Do Greyhounds bark a lot? 

No. Greyhounds are quiet dogs, by and large. That's not to say they won't bark but, if they do, then you can rest assured that it's generally a sign that they are happy. For starters, they'll only tend to make a noise after they feel settled in your home. They will also bark when they are playing. Just be aware of not being overly fussy if a Greyhound barks – they'll end up realizing that it's a good way to get your attention.

Are Greyhounds aggressive? 

Greyhounds are not overly known for being aggressive towards humans but woe betide they come across a small animal. A Greyhound's high prey drive means they'll relentlessly chase after animals, whether that's a squirrel popping into the yard to say a swift hello (and even quicker goodbye) or the next-door neighbor's cat. It's why you need to keep them in a secure area and on a leash when you're taking them for walks, especially because they have been known to kill small pets.

If they do show aggression towards humans, then it will tend to be out of fear. In those cases, it's a good idea to address what is causing the problem to prevent further stress. You'll also likely find that adopted racing greyhounds can be more aggressive than those taken in as puppies, depending on their background. Before adopting, ask lots of questions and assess whether the dog has experience of living in a family home.

Do Greyhounds shed a lot? 

GROOMING & HEALTH INFO

Amount of shedding: Moderate
Easy to groom: Yes
General health: Good
Potential for weight gain: High

Greyhounds have short coats but they do shed, more so during the Spring and Fall. But they are easy to groom – running a soft bristle brush over their coat a few times a week should do the trick and you only need to bathe them every three months or so. Just remember to look after their nails, teeth and ears and watch out for signs of infection. Indeed, Greyhounds are among the best low maintenance dog breeds for busy people so you won't need to worry too much about keeping them in tip-top shape.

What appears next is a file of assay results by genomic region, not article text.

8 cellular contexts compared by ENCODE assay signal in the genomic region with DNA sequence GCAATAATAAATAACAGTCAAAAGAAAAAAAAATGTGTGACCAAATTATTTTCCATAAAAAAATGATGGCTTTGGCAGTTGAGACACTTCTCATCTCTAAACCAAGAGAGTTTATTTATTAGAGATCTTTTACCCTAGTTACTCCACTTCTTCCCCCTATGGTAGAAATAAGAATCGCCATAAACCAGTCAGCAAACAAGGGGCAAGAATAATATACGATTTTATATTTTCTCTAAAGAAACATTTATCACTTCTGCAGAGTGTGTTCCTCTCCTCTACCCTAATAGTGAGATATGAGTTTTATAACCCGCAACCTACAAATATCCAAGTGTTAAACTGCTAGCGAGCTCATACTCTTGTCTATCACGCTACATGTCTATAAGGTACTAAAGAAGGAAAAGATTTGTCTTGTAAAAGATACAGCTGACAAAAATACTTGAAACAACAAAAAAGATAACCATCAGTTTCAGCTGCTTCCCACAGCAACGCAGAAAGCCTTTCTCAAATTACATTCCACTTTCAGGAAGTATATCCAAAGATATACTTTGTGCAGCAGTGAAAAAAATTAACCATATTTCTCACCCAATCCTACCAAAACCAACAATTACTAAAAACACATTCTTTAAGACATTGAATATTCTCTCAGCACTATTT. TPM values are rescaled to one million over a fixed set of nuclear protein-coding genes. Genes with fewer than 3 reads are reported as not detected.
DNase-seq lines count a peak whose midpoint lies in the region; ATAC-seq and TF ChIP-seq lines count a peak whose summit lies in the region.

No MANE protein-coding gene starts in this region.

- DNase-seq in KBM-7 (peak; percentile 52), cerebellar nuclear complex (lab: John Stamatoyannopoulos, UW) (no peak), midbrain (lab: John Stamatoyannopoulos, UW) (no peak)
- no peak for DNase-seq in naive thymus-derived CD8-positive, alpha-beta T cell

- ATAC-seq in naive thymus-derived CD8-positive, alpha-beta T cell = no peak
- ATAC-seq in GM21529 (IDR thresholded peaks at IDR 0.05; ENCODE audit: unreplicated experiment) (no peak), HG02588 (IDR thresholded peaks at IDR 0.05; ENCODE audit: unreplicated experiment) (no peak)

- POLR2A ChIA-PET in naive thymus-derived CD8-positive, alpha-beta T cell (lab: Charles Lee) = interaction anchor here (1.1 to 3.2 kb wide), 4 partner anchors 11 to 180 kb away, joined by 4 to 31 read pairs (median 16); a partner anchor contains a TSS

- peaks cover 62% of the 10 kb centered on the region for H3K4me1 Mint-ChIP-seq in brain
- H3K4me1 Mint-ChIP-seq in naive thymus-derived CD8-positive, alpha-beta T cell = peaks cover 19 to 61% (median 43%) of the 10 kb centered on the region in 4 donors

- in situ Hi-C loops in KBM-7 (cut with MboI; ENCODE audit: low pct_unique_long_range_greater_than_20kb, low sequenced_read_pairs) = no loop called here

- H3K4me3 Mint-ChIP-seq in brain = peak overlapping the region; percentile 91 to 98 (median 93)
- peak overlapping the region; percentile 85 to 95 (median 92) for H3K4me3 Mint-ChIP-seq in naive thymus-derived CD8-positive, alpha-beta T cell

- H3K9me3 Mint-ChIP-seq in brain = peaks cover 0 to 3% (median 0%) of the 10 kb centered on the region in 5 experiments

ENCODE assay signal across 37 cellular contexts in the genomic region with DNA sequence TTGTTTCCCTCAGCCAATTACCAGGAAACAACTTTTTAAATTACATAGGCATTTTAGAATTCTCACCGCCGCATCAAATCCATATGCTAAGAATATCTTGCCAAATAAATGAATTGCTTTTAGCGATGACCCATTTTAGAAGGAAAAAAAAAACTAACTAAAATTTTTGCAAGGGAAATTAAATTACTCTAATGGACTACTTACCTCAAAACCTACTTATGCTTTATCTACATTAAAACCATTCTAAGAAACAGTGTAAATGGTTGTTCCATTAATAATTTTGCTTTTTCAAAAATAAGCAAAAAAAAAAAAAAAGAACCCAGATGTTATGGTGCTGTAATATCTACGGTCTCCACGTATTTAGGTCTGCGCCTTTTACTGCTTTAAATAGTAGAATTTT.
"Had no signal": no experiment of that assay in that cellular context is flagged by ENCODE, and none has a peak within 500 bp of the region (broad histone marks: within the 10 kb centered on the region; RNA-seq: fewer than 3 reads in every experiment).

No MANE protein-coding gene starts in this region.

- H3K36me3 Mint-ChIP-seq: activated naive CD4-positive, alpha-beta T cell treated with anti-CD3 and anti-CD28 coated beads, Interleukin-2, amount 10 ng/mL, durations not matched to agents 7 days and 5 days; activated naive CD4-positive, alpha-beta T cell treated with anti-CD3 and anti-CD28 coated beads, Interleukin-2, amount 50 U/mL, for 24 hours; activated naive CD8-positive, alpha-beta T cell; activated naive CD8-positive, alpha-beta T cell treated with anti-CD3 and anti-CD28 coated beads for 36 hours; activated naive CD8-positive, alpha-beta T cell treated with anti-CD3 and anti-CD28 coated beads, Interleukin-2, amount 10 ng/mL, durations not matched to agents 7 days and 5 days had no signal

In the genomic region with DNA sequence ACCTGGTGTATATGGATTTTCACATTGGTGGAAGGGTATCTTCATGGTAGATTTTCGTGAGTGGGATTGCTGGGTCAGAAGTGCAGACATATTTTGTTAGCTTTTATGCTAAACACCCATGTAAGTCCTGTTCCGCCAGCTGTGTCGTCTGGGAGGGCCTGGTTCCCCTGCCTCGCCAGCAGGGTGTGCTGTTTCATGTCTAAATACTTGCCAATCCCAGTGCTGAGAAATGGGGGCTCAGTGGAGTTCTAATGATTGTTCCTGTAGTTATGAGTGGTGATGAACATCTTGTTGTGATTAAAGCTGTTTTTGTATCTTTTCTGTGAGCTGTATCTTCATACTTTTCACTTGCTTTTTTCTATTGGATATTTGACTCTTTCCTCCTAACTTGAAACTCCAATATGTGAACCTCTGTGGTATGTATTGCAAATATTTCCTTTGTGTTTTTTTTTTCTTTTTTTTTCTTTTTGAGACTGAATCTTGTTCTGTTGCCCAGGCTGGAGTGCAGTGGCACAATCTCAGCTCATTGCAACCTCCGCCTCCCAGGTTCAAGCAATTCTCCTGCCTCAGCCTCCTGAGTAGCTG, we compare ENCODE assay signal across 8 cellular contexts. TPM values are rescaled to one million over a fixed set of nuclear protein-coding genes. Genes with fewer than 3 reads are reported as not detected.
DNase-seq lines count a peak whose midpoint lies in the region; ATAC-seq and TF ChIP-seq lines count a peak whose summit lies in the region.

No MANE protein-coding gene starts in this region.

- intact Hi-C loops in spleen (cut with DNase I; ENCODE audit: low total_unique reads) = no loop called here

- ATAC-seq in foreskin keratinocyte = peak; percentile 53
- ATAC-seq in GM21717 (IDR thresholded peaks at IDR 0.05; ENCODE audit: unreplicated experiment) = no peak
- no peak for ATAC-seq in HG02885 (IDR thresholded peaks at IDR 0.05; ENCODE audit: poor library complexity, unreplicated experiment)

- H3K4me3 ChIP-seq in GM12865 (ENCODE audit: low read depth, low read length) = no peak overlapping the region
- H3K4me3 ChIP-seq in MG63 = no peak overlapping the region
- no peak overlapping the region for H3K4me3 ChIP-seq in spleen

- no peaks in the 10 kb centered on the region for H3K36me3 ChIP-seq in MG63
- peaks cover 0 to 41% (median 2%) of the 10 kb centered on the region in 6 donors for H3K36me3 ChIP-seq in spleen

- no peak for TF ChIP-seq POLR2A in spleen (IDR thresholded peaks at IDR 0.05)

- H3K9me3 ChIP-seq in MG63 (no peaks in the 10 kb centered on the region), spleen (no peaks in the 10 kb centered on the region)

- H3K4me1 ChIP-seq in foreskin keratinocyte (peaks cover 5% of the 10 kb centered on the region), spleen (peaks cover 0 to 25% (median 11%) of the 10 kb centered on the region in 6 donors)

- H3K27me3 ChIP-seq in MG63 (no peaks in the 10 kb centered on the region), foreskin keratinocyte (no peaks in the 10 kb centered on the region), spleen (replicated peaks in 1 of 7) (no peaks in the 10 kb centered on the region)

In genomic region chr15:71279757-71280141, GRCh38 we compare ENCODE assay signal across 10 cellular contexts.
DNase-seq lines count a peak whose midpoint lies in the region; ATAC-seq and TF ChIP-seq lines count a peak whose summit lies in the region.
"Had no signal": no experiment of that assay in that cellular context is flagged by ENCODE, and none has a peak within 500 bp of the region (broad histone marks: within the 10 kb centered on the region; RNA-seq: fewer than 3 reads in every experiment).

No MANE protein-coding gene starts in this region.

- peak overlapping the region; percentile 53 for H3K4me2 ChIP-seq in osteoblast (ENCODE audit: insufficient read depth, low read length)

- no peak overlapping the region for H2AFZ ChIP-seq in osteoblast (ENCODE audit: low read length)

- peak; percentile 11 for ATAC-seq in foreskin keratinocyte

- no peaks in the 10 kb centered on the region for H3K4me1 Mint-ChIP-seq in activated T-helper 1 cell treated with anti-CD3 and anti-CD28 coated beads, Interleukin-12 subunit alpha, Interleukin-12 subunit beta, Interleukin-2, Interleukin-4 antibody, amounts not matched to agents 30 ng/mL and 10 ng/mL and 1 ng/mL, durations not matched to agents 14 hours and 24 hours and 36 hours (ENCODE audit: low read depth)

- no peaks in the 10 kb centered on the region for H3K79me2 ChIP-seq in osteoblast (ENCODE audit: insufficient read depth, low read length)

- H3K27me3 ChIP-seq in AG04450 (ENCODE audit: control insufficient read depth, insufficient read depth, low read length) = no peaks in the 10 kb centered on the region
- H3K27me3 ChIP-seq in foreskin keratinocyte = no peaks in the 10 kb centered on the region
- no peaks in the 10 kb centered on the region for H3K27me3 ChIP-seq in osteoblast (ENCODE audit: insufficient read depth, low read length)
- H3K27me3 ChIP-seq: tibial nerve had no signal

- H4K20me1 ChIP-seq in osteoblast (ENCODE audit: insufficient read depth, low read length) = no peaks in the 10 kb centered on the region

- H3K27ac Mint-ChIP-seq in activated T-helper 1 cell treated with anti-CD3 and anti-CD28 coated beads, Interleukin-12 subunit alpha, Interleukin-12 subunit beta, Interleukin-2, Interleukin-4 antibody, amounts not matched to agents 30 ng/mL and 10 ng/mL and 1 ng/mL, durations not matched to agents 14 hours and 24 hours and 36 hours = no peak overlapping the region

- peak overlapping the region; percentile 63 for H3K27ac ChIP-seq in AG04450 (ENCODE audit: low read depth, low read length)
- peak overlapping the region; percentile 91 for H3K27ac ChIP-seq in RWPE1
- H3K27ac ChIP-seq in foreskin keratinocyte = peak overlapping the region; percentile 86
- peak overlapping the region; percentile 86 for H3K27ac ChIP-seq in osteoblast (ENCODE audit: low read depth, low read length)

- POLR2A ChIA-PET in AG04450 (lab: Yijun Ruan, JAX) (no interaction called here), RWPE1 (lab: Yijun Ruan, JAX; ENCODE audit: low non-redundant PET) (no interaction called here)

Greyhound health problems 

Greyhounds are generally healthy dogs. Common problems include periodontal disease, Von Willebrand's disease caused by a deficiency in blood platelet function, obesity and bloat, the latter requiring urgent surgery because it can cause death if it's not treated. A good quality diet, exercise and supervision will help to head off many problems. It's always a good idea to have the best pet insurance on hand for peace of mind.

Should I get a Greyhound? 

 Yes. If you're after a gentle, loving, low maintenance dog that will fit in well with your family, you can't really go too far wrong with a Greyhound. They're not quite as appealing for active people, though. While they will engage in intense exercise, they'd much rather snooze. It's quite ironic that such a speedy animal is actually a couch potato at heart but it's rather endearing all the same.